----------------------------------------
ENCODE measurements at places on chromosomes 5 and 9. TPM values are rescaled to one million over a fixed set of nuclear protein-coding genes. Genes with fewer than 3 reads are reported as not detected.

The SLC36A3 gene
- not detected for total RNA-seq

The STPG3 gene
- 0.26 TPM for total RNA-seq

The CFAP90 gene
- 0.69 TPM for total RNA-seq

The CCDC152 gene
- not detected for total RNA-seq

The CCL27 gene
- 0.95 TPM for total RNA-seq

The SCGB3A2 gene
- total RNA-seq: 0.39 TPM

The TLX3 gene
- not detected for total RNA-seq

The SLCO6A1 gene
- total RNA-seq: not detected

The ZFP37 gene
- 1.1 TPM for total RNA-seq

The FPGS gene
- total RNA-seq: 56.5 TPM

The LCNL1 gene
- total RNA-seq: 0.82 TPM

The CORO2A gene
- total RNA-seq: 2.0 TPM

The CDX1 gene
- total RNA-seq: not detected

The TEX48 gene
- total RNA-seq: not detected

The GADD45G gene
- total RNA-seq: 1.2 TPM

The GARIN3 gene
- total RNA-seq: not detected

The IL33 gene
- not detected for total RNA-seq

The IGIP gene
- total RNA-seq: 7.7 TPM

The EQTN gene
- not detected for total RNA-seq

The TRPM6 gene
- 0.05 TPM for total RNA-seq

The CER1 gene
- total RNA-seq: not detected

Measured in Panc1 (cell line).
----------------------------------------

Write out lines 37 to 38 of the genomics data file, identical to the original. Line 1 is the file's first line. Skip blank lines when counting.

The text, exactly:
- total RNA-seq: 7.7 TPM

The EQTN gene